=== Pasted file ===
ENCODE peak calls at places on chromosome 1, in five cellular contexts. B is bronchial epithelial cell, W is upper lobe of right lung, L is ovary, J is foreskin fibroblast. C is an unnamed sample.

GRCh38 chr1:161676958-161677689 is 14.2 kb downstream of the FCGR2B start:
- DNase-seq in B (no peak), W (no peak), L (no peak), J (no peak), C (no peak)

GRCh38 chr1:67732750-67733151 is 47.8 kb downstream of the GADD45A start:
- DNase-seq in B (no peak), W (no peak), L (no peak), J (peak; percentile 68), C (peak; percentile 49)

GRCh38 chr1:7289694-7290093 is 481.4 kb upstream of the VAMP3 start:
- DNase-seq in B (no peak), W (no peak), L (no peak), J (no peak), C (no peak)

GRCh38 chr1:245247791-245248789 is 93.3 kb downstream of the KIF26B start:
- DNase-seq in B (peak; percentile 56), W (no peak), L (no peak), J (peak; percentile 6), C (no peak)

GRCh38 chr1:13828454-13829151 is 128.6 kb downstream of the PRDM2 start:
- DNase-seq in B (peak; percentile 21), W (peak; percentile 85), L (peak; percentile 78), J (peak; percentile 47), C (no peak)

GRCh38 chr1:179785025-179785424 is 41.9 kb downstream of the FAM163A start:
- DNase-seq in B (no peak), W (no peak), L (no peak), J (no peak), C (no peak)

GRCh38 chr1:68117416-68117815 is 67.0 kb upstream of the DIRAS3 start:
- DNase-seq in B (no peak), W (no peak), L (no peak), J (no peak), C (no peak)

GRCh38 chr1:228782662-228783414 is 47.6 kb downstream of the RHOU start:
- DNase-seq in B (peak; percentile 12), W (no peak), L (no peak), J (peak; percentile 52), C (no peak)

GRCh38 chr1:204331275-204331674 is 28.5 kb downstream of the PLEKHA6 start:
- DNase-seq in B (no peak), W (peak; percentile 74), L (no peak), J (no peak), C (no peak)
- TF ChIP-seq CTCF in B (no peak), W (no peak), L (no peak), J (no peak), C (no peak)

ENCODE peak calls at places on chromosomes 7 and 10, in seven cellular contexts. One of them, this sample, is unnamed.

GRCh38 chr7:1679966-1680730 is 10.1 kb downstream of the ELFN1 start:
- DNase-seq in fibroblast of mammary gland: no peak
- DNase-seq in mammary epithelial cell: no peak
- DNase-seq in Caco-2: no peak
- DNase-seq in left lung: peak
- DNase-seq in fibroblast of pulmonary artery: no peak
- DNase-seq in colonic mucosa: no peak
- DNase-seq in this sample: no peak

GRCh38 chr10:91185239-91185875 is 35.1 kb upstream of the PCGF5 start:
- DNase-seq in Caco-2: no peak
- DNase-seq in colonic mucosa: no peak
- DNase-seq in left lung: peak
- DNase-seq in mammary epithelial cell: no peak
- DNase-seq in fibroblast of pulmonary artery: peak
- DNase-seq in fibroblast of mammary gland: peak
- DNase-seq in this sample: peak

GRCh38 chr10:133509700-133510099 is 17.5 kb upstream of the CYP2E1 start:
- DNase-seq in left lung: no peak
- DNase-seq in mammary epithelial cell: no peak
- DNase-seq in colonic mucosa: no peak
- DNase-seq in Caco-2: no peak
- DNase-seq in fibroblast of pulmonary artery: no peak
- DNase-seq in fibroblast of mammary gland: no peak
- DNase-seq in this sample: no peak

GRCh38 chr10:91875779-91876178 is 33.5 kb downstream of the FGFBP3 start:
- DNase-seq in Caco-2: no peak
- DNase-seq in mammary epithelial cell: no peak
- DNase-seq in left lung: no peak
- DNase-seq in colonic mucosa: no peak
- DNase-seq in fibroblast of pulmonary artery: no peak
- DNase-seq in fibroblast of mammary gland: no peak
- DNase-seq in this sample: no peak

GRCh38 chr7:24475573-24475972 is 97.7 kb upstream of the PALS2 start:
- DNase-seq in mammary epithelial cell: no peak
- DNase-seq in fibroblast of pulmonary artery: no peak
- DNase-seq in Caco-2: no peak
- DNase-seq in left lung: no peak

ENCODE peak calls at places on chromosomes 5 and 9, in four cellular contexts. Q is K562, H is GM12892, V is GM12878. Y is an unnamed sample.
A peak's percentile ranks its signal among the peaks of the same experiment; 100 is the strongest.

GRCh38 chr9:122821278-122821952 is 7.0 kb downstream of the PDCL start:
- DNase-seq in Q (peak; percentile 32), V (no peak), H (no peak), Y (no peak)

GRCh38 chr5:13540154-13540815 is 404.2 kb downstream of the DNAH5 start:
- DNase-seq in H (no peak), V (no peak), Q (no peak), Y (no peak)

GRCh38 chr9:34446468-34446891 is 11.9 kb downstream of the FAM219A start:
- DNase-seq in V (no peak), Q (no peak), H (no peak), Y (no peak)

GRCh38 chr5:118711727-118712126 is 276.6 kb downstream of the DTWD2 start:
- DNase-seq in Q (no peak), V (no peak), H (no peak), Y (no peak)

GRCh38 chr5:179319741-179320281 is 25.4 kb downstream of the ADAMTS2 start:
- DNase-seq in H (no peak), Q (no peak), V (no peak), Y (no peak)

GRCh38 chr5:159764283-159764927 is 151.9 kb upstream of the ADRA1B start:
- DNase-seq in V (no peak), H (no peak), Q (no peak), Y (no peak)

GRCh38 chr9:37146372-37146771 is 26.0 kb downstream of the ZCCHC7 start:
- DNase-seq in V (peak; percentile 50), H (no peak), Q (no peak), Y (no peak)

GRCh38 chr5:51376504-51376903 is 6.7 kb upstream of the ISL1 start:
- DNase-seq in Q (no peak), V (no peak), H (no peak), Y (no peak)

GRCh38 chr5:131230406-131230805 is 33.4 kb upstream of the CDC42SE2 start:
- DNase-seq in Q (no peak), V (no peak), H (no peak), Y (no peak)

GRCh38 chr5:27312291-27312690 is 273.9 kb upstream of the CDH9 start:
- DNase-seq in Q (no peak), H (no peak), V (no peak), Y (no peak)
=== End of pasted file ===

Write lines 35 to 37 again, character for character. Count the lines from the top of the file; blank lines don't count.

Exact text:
- DNase-seq in fibroblast of pulmonary artery: peak
- DNase-seq in fibroblast of mammary gland: peak
- DNase-seq in this sample: peak